Chronic Traumatic Encephalopathy

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Chronic Traumatic Encephalopathy (CTE) is a disease of the brain found in athletes, military veterans, and others with a history of repetitive head impacts. This type of trauma can trigger progressive degeneration of the brain tissue, including the build-up of an abnormal form of a protein called tau.   The brain degeneration is associated with memory loss, confusion, impaired judgment, impulse control problems, aggression, depression, parkinsonism, and eventually progressive dementia.  For more information visit our CTE FAQ page.

Message from Dr. Stern: For the past several years, much of my research has focused on the long-term consequences of repetitive head impacts (RHI) in athletes, including the neurodegenerative disease, CTE.  I was co-founder of the BU Center for the Study of Traumatic Encephalopathy (CSTE; now referred to as the CTE Program within the BU AD and CTE Center), and I oversee clinical research on CTE for our center.  I've played a key role in my colleague, Dr. Ann McKee’s groundbreaking work describing the unique neuropathology of CTE.  I've described the clinical presentation and subtypes of the disease, based on “psychological autopsies” and record review of deceased individuals with neuropathologically confirmed CTE.  I've also published research diagnostic criteria for Traumatic Encephalopathy Syndrome and Possible and Probable CTE. My lab has also been examining the exposure and genetic risk factors for developing CTE. My research also spans the investigation of  biomarkers and methods for detecting and diagnosing CTE during life.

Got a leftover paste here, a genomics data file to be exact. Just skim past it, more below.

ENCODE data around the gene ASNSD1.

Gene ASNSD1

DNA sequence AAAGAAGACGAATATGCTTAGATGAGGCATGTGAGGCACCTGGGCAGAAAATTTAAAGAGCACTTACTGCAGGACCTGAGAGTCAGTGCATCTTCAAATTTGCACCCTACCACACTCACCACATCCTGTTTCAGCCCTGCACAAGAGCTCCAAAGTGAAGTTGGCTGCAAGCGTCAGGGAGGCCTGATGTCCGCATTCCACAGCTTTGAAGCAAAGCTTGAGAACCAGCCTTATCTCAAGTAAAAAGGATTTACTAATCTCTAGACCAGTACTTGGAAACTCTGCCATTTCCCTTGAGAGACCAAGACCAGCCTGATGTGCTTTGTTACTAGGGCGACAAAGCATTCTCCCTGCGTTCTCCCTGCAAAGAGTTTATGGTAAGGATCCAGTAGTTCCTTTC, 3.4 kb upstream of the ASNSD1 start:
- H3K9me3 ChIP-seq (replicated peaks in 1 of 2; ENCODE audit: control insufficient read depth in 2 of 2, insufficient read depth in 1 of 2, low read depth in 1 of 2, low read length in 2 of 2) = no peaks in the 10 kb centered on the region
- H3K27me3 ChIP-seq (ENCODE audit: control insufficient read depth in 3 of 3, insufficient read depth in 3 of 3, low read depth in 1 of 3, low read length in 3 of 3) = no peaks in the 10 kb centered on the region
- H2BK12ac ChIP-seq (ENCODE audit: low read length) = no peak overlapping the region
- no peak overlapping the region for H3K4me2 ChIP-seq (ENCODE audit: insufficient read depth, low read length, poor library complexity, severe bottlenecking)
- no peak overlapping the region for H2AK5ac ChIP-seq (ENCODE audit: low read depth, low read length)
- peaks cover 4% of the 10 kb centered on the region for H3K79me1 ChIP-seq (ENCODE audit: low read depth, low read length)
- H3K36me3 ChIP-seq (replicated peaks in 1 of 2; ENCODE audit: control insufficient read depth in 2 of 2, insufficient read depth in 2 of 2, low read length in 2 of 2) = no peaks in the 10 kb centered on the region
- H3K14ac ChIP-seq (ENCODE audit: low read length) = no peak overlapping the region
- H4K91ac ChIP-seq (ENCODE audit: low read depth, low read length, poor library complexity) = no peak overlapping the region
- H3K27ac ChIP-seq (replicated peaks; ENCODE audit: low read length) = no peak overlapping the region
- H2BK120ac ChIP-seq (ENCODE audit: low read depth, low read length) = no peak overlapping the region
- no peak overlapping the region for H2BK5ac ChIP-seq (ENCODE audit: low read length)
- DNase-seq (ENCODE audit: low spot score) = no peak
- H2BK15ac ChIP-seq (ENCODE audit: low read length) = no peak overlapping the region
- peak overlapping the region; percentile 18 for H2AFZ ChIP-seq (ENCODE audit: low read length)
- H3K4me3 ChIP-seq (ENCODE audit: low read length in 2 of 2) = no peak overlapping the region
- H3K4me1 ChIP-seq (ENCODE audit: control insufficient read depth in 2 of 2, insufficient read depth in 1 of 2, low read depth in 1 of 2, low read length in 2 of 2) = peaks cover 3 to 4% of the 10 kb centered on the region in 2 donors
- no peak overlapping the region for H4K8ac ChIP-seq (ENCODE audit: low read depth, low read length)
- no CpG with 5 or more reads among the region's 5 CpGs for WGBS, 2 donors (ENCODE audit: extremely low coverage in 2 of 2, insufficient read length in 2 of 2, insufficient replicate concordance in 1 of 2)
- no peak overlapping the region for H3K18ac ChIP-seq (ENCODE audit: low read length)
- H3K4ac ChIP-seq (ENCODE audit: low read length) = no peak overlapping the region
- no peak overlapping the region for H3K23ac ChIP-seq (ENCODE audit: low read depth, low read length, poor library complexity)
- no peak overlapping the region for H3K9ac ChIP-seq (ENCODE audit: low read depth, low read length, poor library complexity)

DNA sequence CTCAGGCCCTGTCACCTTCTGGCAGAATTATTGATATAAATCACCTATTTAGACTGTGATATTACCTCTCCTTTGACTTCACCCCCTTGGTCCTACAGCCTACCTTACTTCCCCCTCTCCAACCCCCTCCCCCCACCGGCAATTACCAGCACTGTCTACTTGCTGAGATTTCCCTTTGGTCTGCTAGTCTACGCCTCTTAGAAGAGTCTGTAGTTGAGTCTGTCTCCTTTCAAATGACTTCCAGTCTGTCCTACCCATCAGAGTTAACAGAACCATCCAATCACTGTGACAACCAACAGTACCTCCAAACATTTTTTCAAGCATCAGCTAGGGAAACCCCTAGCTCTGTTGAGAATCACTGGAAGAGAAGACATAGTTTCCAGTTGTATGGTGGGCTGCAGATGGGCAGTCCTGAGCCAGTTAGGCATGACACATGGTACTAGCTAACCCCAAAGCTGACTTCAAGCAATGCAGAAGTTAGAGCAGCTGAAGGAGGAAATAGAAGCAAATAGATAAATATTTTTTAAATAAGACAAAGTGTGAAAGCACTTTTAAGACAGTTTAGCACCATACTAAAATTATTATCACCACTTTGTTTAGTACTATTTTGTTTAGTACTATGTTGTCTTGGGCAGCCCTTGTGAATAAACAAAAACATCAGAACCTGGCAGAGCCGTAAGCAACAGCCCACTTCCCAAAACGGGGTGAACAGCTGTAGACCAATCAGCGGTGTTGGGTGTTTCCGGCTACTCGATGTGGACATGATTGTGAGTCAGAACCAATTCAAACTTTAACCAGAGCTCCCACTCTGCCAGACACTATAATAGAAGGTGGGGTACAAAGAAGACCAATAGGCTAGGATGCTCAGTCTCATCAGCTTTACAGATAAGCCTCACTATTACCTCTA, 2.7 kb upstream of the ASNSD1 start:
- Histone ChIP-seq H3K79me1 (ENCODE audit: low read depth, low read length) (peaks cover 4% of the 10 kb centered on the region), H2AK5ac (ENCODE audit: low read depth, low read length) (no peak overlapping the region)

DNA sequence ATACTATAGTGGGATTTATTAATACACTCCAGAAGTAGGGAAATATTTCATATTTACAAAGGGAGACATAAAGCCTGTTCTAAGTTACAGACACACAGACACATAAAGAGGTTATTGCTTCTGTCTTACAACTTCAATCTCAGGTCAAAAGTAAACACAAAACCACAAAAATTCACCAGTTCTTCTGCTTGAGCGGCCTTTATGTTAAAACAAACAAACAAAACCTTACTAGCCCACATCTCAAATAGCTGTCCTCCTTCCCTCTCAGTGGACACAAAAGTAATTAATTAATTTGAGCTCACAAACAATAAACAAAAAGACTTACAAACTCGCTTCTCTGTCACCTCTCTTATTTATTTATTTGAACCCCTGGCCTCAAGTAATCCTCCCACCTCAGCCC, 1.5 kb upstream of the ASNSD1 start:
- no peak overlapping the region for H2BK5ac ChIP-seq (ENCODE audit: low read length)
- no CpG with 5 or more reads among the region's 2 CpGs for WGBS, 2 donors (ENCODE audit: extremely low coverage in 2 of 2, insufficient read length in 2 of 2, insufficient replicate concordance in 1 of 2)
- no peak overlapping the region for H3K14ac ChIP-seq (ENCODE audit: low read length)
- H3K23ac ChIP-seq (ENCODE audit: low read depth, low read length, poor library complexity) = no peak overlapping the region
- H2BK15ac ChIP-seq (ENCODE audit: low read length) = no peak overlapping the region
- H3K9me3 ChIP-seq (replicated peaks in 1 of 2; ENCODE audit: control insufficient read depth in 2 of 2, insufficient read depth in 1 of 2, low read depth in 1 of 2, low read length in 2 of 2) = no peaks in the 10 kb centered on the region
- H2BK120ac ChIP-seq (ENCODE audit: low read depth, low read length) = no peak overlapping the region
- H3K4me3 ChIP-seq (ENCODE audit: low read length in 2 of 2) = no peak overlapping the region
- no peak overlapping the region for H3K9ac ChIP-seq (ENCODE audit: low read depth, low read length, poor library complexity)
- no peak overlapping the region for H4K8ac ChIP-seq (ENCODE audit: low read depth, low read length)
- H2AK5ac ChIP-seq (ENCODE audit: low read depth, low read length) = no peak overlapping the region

Additional Resources

Below is a video featuring CNN Chief Medical Correspondent Dr. Sanjay Gupta explaining the thought causes and symptoms of CTE.


CTE Clinical Research Studies